The human infant is the most vulnerable creature on Earth.  He cannot survive on his own. At birth, the urge to belong is strongest—it is essential for survival. This is where attachment comes in. The infant needs a strong emotional attachment so that, no matter what happens, it knows you will not abandon him. Slowly and incrementally, the young child shows signs of exercising freedom, yet in the first nine or so years, the child’s need to belong is greater his need to be free, no matter what behavior he exhibits. A nestling may flap its wings, but it is not ready to fly out of the nest! Going back to the car analogy for just one moment: I’ll bet that nobody ever told you that being a parent meant driving your own car while simultaneously teaching someone, who hasn’t learned the language yet, how to drive his!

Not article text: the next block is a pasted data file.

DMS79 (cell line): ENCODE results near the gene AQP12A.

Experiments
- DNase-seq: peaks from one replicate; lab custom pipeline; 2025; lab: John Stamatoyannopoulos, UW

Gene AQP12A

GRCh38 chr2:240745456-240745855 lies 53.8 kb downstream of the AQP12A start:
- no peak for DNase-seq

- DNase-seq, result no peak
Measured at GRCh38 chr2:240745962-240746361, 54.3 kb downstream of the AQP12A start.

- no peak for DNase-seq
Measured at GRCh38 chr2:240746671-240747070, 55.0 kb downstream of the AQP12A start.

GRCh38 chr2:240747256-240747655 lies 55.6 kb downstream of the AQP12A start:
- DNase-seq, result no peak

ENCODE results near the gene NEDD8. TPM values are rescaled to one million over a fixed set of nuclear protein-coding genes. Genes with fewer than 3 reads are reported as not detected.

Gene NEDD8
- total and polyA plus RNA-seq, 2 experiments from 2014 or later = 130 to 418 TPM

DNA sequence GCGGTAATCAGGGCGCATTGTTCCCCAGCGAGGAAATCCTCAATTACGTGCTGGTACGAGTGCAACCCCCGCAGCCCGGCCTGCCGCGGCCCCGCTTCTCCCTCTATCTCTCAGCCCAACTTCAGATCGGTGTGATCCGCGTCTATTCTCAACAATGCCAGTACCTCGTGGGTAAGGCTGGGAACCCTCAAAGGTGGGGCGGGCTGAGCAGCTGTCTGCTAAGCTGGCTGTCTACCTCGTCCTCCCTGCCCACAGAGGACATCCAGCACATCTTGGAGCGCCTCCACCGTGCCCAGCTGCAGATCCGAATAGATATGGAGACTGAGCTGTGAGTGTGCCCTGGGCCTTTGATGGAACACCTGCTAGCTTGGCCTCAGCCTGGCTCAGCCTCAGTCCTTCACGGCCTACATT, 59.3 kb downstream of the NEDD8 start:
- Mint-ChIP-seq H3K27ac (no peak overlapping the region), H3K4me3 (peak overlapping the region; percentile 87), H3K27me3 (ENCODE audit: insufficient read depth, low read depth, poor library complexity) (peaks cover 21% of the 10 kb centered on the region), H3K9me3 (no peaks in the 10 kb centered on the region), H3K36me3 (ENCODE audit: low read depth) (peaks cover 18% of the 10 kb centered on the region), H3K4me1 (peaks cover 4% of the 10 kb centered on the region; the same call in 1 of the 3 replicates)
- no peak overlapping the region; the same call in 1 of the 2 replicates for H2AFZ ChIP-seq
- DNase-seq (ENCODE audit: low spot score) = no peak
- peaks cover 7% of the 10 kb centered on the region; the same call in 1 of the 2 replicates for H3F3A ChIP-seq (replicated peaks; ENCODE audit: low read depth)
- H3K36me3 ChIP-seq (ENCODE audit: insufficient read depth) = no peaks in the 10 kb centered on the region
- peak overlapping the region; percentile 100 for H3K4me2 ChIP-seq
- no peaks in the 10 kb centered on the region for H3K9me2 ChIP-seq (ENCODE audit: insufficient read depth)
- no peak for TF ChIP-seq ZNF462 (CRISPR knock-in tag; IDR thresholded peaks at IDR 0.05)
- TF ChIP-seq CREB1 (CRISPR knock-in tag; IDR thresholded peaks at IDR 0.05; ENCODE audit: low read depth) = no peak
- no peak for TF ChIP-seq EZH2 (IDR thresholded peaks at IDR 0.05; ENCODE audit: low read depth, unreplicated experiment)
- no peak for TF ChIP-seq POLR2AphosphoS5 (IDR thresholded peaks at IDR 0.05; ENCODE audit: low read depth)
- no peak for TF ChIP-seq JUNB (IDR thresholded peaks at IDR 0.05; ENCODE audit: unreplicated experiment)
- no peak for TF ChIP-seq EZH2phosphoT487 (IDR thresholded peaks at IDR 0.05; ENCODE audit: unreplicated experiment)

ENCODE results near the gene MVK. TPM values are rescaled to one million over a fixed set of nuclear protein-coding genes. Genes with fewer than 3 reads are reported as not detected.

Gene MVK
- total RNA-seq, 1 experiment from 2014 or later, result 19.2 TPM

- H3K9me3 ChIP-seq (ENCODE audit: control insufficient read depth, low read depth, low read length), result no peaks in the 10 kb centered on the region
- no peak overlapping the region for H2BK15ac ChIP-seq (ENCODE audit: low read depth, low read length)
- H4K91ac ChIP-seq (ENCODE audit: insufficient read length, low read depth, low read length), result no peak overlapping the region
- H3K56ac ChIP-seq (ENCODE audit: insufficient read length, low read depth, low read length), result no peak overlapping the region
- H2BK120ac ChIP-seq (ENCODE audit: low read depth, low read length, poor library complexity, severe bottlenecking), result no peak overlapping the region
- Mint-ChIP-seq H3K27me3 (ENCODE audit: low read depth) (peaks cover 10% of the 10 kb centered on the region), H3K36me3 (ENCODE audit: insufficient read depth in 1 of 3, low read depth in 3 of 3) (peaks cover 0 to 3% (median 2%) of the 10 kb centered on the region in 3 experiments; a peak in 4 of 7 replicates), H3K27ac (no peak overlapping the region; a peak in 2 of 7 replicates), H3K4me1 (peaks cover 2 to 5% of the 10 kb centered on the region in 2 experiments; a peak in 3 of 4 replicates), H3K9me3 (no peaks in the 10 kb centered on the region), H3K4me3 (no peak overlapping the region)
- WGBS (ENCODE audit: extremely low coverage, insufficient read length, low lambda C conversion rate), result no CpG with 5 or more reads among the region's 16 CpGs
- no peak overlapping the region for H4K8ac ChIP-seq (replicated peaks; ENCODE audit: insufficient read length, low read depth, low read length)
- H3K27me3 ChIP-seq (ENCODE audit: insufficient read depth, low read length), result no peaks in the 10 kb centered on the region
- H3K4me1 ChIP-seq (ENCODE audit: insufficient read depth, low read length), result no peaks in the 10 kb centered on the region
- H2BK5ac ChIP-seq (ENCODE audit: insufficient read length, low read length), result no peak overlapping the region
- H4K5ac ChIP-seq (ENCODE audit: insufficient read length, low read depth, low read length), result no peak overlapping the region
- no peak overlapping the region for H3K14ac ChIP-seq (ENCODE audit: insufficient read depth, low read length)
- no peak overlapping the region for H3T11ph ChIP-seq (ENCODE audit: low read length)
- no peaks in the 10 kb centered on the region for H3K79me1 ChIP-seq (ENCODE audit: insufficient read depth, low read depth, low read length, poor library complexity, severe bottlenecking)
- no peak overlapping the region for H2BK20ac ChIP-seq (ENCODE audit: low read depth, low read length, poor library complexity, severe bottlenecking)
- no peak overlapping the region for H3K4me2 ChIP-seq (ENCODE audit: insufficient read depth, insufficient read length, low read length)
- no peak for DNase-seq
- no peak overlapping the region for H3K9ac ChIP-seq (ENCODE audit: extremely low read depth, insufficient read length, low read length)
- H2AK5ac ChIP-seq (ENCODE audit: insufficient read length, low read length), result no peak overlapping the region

Blind obedience is starting to look good! And, in the very early stages of a human being’s life, it is good. Where it runs afoul is when the parents aren’t clear about the temporary role of blind obedience in their child’s development, or they practice it inconsistently, usually as a last resort. Your young child needs consistency, clearly defined boundaries, and patience.  Blind obedience through the use of intimidating force will ultimately backfire. This stage of discipline is much like dog training—one must be clear about what one wants and what the child is capable of, be consistent, be gentle, be firm, and the parent must train himself or herself to give the command only once! It differs from dog training in that the dog’s needs for blind obedience are life-long. the human being, on the other hand, is striving towards autonomy (self-governance), and it is an aware parent who always keeps this in mind. You may employ the characteristics of a dog trainer with your young child, yet with full awareness that this is but the initial stage of their training towards self-discipline.